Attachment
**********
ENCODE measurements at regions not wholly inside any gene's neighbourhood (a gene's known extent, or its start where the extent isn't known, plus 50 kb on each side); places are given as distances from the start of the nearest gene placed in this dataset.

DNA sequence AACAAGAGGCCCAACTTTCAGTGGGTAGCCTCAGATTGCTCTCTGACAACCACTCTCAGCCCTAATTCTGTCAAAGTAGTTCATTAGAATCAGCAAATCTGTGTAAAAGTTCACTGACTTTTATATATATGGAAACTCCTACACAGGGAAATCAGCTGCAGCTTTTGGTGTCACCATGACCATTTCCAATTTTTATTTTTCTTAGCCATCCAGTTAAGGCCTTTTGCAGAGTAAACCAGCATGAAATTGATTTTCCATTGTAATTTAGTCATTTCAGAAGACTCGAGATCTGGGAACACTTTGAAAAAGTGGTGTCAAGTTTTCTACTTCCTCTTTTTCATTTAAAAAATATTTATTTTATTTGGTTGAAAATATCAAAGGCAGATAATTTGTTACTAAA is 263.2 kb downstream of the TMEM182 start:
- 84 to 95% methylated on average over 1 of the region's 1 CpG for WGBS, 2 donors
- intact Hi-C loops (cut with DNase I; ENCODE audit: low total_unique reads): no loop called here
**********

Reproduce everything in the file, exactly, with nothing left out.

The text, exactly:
ENCODE measurements at regions not wholly inside any gene's neighbourhood (a gene's known extent, or its start where the extent isn't known, plus 50 kb on each side); places are given as distances from the start of the nearest gene placed in this dataset.

DNA sequence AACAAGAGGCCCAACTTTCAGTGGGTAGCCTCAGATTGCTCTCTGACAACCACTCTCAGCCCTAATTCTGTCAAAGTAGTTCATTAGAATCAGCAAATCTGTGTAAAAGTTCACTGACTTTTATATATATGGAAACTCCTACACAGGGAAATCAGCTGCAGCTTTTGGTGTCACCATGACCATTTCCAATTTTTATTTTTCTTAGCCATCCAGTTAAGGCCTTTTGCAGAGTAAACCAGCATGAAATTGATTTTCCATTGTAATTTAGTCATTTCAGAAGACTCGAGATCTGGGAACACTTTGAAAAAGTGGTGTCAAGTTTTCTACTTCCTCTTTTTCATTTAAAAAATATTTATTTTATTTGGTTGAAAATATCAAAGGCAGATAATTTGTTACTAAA is 263.2 kb downstream of the TMEM182 start:
- 84 to 95% methylated on average over 1 of the region's 1 CpG for WGBS, 2 donors
- intact Hi-C loops (cut with DNase I; ENCODE audit: low total_unique reads): no loop called here